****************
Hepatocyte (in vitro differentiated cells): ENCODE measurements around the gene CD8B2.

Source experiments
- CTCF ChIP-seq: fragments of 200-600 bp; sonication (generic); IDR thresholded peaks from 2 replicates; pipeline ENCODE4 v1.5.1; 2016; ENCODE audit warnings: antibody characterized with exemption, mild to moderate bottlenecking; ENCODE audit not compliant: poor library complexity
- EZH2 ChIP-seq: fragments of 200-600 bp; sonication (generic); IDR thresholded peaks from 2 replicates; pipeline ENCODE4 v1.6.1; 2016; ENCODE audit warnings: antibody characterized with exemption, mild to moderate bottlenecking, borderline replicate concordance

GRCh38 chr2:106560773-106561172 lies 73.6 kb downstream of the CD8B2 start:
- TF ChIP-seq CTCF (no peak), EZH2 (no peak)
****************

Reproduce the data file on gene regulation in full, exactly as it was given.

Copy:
Hepatocyte (in vitro differentiated cells): ENCODE measurements around the gene CD8B2.

Source experiments
- CTCF ChIP-seq: fragments of 200-600 bp; sonication (generic); IDR thresholded peaks from 2 replicates; pipeline ENCODE4 v1.5.1; 2016; ENCODE audit warnings: antibody characterized with exemption, mild to moderate bottlenecking; ENCODE audit not compliant: poor library complexity
- EZH2 ChIP-seq: fragments of 200-600 bp; sonication (generic); IDR thresholded peaks from 2 replicates; pipeline ENCODE4 v1.6.1; 2016; ENCODE audit warnings: antibody characterized with exemption, mild to moderate bottlenecking, borderline replicate concordance

GRCh38 chr2:106560773-106561172 lies 73.6 kb downstream of the CD8B2 start:
- TF ChIP-seq CTCF (no peak), EZH2 (no peak)